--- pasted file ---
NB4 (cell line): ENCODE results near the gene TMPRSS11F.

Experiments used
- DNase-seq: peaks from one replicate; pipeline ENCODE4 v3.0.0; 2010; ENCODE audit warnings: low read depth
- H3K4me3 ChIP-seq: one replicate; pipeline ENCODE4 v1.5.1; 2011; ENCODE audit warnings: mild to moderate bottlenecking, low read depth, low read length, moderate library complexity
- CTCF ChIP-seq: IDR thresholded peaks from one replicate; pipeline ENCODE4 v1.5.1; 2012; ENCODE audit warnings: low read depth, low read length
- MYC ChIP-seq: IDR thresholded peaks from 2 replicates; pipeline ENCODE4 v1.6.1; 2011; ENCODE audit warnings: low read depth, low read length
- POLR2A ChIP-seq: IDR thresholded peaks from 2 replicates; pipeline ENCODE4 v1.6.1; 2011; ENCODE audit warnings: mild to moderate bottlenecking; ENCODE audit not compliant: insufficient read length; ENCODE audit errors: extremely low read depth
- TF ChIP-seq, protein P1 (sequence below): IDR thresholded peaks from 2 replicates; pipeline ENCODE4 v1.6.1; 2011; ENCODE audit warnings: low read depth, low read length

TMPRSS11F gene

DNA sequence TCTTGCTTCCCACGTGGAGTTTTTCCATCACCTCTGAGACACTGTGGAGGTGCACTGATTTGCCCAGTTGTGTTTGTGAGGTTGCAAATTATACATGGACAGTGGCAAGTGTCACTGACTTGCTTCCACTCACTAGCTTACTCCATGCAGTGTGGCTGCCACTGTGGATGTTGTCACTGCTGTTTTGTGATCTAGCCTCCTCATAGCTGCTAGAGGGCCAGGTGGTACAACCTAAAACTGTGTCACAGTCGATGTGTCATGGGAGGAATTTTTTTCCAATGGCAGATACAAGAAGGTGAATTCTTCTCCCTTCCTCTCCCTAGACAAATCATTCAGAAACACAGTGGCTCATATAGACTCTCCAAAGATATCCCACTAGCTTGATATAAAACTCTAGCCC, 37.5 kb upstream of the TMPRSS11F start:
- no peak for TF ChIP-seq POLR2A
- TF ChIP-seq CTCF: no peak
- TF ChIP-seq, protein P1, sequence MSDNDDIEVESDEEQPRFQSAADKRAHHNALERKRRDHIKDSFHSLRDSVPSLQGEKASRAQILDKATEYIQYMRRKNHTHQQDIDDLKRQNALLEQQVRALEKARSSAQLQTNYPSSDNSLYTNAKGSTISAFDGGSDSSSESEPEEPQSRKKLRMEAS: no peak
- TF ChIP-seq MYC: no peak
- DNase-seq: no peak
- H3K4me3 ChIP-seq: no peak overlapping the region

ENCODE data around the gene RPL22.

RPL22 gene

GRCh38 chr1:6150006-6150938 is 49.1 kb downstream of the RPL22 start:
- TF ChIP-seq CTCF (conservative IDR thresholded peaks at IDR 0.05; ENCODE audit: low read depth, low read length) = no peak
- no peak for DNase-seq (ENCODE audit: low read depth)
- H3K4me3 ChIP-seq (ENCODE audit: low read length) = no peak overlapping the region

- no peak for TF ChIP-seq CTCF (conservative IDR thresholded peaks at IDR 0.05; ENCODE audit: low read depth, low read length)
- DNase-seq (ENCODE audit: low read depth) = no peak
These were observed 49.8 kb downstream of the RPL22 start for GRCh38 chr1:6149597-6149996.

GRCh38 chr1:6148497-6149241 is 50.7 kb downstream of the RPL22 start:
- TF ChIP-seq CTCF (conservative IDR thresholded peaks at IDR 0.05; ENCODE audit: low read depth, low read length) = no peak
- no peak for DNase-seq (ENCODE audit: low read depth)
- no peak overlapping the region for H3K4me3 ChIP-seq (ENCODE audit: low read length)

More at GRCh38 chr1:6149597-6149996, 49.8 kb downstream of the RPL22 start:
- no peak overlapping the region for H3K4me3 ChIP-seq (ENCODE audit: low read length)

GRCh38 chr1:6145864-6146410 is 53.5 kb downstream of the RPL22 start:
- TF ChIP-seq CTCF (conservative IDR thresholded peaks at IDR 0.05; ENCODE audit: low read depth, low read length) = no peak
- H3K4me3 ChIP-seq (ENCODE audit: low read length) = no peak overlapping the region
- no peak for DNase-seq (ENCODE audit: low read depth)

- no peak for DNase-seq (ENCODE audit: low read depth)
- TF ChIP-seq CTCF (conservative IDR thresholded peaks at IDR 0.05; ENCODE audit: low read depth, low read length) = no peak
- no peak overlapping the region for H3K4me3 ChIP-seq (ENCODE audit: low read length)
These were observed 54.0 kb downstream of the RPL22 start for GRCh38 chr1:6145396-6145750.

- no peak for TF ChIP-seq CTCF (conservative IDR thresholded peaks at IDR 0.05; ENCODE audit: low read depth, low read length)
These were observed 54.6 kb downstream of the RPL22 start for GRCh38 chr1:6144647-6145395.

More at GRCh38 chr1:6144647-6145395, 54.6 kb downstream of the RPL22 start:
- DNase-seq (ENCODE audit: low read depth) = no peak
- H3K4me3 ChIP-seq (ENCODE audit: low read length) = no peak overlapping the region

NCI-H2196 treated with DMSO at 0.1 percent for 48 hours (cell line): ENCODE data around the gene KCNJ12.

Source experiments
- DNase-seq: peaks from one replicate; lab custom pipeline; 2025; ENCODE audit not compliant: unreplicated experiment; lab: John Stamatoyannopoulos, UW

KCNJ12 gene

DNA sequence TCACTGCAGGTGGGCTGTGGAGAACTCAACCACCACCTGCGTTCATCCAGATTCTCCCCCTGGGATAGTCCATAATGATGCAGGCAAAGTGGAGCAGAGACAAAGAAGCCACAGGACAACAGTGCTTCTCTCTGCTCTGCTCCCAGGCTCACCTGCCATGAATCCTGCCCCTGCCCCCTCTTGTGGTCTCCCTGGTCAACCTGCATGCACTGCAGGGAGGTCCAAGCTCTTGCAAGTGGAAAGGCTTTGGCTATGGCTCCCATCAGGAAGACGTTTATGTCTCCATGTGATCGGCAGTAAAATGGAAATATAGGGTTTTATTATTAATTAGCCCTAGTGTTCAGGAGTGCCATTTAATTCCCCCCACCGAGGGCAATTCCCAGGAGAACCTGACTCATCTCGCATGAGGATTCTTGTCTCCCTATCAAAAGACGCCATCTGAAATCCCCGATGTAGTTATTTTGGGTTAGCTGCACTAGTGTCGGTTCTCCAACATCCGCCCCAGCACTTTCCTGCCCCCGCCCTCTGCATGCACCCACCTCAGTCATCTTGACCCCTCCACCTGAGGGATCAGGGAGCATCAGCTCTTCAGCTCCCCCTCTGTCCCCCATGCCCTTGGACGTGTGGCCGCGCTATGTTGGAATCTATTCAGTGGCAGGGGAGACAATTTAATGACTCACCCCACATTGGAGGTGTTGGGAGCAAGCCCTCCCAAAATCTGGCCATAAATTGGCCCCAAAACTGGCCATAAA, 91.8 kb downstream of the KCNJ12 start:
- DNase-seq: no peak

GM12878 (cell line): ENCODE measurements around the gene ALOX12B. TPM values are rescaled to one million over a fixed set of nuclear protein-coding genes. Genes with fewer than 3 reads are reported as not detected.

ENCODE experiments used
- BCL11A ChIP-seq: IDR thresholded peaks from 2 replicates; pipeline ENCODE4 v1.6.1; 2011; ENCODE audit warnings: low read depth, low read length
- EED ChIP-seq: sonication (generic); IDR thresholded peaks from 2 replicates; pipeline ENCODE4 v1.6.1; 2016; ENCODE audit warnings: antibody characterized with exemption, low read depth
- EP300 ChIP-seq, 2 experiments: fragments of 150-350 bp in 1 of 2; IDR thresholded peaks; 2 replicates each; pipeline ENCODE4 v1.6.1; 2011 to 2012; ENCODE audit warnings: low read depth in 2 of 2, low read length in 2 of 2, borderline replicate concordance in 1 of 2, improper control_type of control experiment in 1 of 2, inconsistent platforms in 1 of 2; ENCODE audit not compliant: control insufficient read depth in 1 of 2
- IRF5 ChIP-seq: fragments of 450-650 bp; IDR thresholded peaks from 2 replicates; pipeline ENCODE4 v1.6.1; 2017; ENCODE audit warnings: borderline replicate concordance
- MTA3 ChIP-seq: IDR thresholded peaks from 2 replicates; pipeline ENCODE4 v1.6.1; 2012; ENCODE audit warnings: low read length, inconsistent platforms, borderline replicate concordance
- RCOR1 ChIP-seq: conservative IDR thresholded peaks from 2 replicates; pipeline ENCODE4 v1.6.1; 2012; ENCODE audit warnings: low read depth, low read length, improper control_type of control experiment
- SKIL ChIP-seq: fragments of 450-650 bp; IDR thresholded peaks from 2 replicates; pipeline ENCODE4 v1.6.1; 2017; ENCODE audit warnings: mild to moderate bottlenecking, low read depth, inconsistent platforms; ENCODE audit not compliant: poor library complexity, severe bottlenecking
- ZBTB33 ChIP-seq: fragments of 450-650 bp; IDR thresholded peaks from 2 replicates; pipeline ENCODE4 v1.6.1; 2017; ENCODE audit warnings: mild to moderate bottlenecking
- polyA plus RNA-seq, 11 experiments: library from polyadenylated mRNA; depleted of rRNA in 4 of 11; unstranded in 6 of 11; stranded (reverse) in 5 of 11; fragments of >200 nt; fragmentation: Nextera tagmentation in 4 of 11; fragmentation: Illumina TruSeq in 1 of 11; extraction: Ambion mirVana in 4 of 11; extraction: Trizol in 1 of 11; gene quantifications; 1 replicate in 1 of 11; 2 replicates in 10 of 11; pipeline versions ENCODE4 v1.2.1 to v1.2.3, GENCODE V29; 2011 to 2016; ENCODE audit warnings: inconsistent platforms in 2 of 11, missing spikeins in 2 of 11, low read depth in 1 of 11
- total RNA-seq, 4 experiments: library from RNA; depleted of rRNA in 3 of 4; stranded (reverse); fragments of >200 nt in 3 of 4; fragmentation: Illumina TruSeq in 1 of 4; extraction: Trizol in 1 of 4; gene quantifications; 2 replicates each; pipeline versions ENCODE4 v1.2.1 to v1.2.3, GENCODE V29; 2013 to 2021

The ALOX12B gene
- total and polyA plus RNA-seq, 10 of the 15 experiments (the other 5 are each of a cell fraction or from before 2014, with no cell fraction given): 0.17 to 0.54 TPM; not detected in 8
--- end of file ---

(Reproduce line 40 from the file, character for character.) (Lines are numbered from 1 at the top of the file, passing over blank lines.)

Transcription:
- no peak for TF ChIP-seq CTCF (conservative IDR thresholded peaks at IDR 0.05; ENCODE audit: low read depth, low read length)